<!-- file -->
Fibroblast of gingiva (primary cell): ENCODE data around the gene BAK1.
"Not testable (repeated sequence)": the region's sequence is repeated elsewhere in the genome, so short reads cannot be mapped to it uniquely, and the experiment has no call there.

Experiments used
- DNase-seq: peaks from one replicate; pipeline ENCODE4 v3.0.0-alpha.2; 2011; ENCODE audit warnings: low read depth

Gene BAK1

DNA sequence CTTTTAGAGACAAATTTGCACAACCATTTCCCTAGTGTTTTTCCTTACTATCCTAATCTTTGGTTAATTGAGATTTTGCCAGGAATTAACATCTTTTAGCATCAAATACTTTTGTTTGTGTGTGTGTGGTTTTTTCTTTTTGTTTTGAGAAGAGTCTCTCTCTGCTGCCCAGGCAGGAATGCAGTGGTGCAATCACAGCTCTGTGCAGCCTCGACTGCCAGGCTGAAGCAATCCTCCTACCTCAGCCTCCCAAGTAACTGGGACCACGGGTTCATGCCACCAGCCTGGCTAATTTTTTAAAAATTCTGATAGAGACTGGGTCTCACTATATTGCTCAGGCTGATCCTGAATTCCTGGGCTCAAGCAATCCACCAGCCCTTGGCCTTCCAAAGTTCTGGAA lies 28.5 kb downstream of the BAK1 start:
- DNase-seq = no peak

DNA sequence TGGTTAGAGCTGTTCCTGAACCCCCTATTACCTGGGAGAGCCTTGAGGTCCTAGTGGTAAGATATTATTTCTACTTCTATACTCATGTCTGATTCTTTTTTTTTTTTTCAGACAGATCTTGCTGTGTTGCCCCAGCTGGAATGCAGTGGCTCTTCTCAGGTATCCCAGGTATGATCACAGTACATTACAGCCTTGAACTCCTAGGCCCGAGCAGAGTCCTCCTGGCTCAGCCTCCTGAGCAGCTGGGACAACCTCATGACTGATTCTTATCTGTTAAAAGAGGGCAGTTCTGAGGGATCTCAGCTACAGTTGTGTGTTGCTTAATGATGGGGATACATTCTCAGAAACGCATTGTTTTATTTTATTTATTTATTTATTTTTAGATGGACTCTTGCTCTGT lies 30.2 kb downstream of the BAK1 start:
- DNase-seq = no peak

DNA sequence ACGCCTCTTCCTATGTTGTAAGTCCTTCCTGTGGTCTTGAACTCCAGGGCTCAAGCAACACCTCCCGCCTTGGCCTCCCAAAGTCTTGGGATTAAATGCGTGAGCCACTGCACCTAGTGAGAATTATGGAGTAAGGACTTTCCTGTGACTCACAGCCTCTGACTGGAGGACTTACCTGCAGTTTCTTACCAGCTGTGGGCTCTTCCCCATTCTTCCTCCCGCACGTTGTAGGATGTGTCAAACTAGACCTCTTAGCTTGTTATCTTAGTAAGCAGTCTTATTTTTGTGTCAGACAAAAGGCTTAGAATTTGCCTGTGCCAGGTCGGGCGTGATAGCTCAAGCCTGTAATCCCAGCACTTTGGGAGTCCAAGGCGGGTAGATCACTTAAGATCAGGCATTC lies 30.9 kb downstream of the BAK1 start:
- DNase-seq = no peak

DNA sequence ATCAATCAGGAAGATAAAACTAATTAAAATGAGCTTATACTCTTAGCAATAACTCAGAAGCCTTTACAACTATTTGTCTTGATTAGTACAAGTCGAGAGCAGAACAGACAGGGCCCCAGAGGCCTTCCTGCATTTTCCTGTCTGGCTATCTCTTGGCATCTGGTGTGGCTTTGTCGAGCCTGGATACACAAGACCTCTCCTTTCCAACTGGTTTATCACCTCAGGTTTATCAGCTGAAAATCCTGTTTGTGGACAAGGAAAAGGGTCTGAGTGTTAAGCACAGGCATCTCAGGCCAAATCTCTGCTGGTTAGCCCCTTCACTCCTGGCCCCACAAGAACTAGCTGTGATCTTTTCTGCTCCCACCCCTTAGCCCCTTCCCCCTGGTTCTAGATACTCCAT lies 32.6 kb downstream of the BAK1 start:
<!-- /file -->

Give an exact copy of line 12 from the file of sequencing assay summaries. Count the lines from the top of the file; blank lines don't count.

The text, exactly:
DNA sequence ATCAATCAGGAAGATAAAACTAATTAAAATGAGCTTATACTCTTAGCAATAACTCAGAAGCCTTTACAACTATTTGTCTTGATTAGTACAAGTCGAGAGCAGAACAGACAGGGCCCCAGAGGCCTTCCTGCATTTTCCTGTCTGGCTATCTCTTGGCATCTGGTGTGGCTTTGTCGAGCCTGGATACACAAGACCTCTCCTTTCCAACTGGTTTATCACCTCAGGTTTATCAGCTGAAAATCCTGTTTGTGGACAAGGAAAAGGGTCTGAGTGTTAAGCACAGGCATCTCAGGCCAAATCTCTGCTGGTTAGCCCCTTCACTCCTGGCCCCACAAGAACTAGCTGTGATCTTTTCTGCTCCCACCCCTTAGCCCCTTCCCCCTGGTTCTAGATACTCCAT lies 32.6 kb downstream of the BAK1 start: